CORE IDEAS, CROSSCUTTING CONCEPTS. Disciplinary experts have a great deal of knowledge—organized and contextualized around important concepts (5). Students should develop knowledge around these “disciplinary core ideas” rather than try to assemble understanding from many disparate ideas and activities. Core ideas should be advanced over time through carefully developed progressions of learning activities and assessments that provide students and instructors with feedback about student understanding (6). This is at odds with most introductory science courses that attempt to provide an overview of the discipline. Ideas and concepts are often compartmentalized by chapter, which obscures connections within and across courses and makes it difficult for students to correlate facts, ideas, and exercises (1).

PHOTO: SKYNESHER/ISTOCKPHOTO

Several initiatives have developed around a model for organizing ideas in a discipline. Vision and Change… (7) identified core ideas in biological sciences. Reforms of Advanced Placement courses in the United States and Canada, which offer college-level courses to secondary students, were built around “big ideas” in biology, chemistry, and physics (8). Although efforts must be informed by national-level initiatives and the research literature, we believe that core ideas must be negotiated locally by faculty in each discipline in order to build ownership and buy-in.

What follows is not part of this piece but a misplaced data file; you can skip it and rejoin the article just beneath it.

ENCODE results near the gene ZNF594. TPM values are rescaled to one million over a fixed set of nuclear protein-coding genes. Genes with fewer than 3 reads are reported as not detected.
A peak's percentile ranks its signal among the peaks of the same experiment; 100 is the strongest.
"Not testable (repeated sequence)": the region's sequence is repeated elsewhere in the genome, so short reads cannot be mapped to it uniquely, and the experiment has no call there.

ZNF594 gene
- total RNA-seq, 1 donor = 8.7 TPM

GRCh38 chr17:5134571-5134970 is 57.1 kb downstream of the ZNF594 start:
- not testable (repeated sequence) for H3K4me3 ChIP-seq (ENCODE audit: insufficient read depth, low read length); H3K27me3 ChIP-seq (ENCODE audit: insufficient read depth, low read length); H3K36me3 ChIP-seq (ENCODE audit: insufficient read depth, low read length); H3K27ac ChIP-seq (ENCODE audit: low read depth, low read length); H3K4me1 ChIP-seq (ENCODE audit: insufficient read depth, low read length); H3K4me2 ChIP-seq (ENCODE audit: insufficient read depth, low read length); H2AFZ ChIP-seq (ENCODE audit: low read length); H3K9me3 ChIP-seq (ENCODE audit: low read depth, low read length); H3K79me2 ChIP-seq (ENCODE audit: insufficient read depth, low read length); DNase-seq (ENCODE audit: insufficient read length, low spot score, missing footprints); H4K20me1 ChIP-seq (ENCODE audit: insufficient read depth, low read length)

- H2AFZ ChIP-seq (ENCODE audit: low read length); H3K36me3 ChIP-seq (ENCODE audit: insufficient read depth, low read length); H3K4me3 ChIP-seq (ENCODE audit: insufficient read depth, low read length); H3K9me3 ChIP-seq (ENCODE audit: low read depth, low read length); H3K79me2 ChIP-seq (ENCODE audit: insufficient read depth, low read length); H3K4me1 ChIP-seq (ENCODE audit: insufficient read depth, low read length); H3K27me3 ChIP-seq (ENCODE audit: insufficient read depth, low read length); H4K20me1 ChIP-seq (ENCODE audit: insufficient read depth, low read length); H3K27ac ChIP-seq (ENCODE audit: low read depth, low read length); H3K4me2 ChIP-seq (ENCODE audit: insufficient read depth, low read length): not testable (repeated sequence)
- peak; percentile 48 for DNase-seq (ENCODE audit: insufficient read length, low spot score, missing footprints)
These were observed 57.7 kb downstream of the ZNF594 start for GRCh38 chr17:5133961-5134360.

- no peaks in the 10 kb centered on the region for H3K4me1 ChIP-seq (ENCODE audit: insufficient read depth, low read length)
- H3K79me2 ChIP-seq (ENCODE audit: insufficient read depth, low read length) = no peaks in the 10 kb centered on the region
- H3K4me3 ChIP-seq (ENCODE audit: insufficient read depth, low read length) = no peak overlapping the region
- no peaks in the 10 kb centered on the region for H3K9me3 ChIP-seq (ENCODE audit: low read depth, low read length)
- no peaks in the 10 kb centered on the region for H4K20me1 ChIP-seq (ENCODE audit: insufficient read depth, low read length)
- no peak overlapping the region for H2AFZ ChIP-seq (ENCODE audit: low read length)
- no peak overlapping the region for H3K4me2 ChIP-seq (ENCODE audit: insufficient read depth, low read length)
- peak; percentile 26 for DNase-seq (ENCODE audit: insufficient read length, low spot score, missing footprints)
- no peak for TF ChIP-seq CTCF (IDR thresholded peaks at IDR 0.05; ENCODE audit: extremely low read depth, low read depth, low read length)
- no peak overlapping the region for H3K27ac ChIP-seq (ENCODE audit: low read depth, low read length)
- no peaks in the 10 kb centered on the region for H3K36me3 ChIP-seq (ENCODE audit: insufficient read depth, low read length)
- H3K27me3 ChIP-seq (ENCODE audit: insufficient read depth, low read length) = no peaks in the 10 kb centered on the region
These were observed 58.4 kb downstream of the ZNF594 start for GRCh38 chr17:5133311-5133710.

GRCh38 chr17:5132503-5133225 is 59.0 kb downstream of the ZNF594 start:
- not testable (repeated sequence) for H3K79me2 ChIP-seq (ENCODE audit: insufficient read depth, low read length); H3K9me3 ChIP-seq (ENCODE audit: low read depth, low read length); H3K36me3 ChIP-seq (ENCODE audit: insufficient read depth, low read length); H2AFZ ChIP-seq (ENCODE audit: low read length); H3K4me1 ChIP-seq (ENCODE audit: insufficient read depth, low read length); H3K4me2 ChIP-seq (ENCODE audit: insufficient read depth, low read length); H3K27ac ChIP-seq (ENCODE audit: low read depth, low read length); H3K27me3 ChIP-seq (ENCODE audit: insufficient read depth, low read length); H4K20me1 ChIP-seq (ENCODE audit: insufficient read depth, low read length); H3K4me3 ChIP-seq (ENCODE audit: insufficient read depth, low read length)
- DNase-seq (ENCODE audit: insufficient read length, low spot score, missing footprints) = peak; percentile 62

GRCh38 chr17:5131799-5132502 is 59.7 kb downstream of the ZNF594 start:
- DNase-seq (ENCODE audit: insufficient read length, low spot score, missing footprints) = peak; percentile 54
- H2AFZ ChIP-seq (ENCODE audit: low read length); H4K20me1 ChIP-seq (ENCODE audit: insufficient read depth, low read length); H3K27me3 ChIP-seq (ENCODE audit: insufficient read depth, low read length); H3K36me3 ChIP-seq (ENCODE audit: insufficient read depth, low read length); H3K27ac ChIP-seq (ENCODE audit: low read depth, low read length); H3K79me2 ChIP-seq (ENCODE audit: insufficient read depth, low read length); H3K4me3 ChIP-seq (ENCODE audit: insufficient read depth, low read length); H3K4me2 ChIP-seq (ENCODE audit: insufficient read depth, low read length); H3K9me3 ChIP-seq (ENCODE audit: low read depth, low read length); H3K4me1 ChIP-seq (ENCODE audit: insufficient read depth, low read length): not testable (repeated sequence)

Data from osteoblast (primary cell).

For example, core ideas that emerged from cross-disciplinary discussions at our institution, Michigan State University (MSU), include “evolution” for biology, “structure and properties” for chemistry, and “interactions cause changes in motion” for physics. Focusing on core ideas within each discipline allows reduction of the amount of material that many agree has become overwhelming (the “mile-wide, inch-deep” problem). Faculty agreement on what is centrally important moves the conversation from what to eliminate to what supports core ideas.

There are also ideas that span disciplines—“crosscutting concepts,” such as cause and effect, conservation of energy and matter, and systems thinking. Energy itself is a core idea in each discipline, yet we rarely note the different ways disciplines treat energy, leaving students often unable to apply what they have learned in one discipline to another. If each discipline were to agree on a coherent approach, it would allow students to construct understanding and to apply that knowledge across disciplines.